Vodafone deal talk sends FTSE back to highs

THE UK’S top shares closed sharply higher yesterday as a return of M&A fervour, after heavyweight Vodafone was reported to be the subject of a multi-million pound breakup bid, helped propel shares back towards 2013 highs.

Vodafone rose 2.9 per cent after the Financial Times Alphaville blog cited “usually reliable people” as saying that Verizon Communications and AT&T had been working together on a breakup bid for the group.

The bid would be pitched at about 260p a share, around a 40 per cent premium to the current price for Vodafone, the world’s second largest mobile operator.

“Although much of the news is now in the share price, Tradenext ... will continue to add on any dips. Any inkling of a bid from Verizon will almost certainly drive the shares above 200p,” Ronnie Chopra, head of strategy at Tradenext, said.

Vodafone’s shares are up around 20 per cent in 2013 on persistent M&A talk. Its weighting accounts for around six per cent of the entire FTSE 100 and the company’s shares added nearly 10.5 points alone to the index

London’s blue chip index closed up 78.92 points or 1.2 per cent at 6,490.66, approaching the 6,533.99 level reached in March, which was this year’s intraday high and its highest level since January 2008.

Interdealer broker Icap, hit hard by a recent profit warning, rebounded 6.1 per cent after traders reassessed the company’s value following a move by US exchange operator Nasdaq to buy rival electronic Treasuries-trading platform eSpeed from BGC Partners.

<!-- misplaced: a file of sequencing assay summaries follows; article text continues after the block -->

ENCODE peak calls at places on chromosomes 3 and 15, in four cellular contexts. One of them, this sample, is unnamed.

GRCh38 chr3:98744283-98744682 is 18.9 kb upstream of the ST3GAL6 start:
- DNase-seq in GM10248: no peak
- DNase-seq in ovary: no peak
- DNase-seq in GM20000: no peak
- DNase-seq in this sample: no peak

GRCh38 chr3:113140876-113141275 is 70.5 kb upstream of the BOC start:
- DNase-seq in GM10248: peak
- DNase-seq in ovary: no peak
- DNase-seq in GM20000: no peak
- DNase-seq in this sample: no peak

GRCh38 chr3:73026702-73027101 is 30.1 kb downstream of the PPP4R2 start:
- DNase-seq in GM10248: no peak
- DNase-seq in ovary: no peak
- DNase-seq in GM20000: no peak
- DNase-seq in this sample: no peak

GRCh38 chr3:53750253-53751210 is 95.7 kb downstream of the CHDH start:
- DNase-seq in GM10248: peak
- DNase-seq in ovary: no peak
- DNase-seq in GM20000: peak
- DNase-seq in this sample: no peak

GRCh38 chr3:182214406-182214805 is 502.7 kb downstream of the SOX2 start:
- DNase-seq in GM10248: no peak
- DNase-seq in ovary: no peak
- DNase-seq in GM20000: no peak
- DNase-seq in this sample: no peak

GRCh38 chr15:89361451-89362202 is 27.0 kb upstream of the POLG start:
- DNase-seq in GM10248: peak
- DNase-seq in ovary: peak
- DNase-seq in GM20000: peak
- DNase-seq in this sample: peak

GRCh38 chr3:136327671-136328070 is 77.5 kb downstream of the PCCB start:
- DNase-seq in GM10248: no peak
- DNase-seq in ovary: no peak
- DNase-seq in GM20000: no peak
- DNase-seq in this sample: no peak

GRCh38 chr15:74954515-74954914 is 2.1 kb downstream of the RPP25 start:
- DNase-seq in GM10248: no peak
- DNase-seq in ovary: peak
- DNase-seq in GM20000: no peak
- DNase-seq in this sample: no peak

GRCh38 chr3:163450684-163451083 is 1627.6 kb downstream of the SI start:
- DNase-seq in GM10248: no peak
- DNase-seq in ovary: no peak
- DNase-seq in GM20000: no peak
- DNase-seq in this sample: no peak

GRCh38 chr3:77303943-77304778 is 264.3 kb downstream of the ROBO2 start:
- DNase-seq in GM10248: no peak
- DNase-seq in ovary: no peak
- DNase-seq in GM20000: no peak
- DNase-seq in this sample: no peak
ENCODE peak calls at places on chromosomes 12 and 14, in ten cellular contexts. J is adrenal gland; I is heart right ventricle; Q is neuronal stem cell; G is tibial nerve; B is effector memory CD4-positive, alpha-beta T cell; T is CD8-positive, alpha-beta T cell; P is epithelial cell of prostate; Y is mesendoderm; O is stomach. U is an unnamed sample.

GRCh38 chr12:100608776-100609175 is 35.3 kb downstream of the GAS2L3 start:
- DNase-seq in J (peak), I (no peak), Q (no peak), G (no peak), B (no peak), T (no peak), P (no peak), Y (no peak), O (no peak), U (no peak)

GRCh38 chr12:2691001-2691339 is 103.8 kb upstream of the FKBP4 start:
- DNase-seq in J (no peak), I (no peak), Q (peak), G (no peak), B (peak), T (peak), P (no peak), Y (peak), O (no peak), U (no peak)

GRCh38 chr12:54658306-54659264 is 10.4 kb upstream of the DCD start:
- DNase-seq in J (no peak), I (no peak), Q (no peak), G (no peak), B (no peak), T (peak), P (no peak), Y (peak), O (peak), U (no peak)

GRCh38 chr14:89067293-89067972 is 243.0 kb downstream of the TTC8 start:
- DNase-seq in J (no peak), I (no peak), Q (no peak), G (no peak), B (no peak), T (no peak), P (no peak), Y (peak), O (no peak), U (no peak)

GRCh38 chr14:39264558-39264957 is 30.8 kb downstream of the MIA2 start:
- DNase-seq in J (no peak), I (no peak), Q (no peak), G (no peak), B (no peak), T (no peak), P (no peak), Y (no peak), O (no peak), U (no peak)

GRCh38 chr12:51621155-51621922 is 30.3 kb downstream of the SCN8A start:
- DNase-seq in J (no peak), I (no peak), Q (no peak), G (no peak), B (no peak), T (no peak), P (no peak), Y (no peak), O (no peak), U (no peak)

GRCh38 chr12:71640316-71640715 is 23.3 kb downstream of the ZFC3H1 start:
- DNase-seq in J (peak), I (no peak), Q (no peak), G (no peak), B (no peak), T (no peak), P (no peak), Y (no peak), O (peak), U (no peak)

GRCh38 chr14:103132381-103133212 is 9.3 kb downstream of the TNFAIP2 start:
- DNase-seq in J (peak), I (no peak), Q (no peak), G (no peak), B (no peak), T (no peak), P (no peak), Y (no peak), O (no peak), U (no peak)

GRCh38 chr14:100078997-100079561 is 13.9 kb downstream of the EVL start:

British airways owner IAG, which is in talks to buy Spanish budget airline Vueling, climbed 2.9 per cent, while Britain’s number four grocer Wm Morrison Supermarket, which is seeking a tie-up with Ocado, added 2.5 per cent. “I do not think there is an M&A premium in the market at the moment, but (if M&A picks up) ... that (bid premium) could push the market even higher,” said James Humphreys, senior investment manager at Duncan Lawrie Private Bank.

A revival in M&A activity and continued stimulus measures from world central banks helped equity markets rise in early 2013, despite a resurgence of the euro zone debt crisis which saw Cyprus bailed out on tough terms last month.

“The year has begun with a bit of a bang as far as equity markets are concerned. Though the strength of returns has caught many investors out, the small number of negative days has broadly been seen as opportunities to buy,” Ian Heslop, at Old Mutual Global Equity Fund, said.

The FTSE 100 climbed again after a peak-to-trough fall of 2.3 per cent towards the end of March on concerns over contagion within Europe.